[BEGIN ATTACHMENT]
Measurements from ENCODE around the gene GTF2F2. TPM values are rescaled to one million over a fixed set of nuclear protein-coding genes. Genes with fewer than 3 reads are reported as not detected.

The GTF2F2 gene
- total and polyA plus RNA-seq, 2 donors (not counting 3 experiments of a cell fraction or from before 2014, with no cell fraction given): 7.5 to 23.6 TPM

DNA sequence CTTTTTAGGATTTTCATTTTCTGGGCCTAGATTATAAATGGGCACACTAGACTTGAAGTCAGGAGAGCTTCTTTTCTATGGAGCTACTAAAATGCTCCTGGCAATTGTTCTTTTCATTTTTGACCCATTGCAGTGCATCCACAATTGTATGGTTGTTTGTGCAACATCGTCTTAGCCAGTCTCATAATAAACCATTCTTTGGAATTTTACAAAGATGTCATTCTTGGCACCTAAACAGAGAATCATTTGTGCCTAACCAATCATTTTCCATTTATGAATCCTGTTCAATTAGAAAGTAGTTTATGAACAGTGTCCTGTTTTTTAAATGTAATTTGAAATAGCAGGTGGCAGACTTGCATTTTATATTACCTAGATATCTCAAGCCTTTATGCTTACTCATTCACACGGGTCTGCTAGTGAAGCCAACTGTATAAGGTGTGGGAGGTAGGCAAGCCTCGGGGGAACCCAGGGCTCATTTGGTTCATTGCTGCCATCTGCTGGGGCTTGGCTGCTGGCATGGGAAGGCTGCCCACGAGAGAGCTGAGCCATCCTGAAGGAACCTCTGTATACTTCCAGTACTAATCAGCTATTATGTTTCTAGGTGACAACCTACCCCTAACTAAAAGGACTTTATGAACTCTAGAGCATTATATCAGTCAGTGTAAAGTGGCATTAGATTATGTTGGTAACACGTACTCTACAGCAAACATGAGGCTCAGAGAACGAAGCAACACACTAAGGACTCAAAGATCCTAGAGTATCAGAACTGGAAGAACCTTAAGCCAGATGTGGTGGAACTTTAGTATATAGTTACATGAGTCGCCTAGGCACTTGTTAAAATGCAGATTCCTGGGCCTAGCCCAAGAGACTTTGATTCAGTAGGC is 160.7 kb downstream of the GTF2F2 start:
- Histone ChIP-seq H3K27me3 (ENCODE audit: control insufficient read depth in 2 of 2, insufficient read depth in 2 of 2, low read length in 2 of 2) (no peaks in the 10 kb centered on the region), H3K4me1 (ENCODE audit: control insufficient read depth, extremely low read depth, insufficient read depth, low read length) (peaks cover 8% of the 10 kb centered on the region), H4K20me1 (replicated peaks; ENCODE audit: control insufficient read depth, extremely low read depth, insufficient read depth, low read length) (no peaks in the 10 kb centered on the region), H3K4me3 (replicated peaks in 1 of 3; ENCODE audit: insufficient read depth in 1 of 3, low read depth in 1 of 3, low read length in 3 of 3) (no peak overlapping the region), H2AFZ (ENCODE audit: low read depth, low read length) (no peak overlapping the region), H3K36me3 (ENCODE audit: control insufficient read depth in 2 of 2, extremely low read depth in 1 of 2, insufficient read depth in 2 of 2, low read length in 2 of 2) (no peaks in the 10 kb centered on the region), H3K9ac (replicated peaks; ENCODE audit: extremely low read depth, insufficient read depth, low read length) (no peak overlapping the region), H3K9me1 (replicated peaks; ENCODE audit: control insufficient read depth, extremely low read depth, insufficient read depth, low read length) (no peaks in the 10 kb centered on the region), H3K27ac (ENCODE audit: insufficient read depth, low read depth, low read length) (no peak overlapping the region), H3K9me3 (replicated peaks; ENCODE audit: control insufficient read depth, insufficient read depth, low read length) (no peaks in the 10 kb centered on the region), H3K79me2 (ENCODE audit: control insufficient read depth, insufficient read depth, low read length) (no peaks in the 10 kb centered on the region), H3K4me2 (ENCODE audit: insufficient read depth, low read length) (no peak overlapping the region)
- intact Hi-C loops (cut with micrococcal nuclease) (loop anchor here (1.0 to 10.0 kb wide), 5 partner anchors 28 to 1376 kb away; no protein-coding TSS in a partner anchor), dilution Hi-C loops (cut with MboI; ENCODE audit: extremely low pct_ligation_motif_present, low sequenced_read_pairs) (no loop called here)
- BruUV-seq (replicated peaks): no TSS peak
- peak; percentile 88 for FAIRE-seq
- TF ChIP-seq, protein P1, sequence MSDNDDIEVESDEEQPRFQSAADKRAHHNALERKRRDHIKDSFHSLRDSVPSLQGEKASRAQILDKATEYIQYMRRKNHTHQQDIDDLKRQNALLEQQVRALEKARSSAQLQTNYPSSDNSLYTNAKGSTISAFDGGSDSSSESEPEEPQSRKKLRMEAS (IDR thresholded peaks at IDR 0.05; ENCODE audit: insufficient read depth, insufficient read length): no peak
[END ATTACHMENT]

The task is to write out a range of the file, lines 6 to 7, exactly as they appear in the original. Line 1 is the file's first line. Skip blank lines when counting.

- intact Hi-C loops (cut with micrococcal nuclease) (loop anchor here (1.0 to 10.0 kb wide), 5 partner anchors 28 to 1376 kb away; no protein-coding TSS in a partner anchor), dilution Hi-C loops (cut with MboI; ENCODE audit: extremely low pct_ligation_motif_present, low sequenced_read_pairs) (no loop called here)
- BruUV-seq (replicated peaks): no TSS peak